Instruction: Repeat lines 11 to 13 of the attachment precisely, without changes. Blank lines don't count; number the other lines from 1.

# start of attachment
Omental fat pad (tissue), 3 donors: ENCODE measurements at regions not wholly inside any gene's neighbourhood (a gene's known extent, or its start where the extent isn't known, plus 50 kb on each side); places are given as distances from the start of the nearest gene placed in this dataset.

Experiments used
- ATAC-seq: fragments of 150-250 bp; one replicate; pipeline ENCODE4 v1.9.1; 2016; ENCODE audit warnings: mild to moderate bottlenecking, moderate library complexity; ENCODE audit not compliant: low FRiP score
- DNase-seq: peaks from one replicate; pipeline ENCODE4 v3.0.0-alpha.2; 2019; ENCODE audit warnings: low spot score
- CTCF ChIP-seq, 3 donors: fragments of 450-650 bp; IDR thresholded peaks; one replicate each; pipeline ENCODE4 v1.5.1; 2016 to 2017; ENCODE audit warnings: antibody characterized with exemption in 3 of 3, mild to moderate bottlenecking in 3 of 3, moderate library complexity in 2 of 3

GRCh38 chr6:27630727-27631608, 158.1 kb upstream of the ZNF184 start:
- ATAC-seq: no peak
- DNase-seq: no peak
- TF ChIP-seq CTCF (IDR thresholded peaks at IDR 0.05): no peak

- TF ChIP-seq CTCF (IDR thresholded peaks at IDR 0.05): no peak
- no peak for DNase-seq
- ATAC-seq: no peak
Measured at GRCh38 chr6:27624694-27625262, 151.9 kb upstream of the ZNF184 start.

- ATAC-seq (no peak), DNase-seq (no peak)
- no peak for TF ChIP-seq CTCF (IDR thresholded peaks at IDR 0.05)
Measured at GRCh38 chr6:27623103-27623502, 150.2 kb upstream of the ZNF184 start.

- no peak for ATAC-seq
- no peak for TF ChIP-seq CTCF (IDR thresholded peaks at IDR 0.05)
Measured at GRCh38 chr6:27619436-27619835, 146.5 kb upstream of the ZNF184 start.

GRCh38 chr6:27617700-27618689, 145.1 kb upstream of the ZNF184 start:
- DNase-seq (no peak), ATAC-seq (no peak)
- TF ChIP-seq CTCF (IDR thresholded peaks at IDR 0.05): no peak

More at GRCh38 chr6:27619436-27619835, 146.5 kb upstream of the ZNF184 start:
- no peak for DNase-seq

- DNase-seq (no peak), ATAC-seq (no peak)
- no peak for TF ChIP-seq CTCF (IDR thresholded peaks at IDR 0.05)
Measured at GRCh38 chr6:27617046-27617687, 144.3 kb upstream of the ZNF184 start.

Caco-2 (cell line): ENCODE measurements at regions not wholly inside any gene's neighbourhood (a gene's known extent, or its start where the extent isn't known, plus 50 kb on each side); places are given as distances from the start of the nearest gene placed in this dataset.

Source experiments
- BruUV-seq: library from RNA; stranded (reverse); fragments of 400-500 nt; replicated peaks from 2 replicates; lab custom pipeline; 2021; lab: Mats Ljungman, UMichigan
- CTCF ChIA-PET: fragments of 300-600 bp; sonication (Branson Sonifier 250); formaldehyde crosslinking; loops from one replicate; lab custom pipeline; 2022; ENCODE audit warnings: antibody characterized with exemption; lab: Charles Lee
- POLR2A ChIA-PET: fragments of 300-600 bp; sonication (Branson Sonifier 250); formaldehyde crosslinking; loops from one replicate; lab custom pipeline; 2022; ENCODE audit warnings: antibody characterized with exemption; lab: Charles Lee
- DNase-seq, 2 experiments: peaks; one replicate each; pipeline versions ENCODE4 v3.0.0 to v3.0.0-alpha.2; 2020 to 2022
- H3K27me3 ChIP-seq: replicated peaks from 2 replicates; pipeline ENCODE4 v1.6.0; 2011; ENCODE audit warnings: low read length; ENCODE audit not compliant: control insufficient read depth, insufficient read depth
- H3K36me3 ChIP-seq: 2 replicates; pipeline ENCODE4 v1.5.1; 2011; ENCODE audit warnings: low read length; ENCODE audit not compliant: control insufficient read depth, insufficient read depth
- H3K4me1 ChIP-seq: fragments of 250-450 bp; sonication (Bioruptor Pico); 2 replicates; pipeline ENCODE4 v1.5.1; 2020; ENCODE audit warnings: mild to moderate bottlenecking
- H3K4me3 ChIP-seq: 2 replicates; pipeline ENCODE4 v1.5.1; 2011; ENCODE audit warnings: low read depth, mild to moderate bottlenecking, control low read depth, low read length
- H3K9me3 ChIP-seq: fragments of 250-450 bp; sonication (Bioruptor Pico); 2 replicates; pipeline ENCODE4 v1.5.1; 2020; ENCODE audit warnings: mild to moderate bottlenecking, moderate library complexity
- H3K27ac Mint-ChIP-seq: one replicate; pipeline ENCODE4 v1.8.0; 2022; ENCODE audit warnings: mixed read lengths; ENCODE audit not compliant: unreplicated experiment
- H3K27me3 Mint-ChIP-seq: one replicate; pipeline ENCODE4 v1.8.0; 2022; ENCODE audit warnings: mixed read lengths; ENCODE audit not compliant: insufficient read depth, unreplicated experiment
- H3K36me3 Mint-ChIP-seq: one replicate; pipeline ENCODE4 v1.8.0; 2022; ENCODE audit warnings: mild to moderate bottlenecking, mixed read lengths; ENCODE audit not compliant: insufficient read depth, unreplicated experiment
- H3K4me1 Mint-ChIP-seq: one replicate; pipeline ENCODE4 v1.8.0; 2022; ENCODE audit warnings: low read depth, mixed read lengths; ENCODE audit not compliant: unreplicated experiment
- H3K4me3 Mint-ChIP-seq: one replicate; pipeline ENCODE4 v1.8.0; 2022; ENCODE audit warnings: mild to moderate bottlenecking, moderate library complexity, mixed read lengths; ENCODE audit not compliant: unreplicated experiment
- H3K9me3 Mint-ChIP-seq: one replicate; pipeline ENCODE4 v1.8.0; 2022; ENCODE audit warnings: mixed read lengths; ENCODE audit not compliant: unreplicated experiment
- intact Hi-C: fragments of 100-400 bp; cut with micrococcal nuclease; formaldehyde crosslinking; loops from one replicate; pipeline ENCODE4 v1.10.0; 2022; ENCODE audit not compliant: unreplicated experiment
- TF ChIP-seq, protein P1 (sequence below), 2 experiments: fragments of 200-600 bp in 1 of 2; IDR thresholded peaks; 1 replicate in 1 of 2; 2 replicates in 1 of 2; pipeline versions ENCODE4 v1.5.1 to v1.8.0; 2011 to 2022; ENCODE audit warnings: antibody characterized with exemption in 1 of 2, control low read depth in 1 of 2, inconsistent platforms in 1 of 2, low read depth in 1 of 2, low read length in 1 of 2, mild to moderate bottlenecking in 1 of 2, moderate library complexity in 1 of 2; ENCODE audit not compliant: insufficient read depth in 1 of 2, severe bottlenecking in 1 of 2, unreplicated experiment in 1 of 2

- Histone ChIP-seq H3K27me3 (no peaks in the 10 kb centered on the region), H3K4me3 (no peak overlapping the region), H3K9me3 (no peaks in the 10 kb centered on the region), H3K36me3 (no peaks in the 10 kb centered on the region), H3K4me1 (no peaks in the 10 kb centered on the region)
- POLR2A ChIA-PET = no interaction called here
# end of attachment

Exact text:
- no peak for DNase-seq
- ATAC-seq: no peak
Measured at GRCh38 chr6:27624694-27625262, 151.9 kb upstream of the ZNF184 start.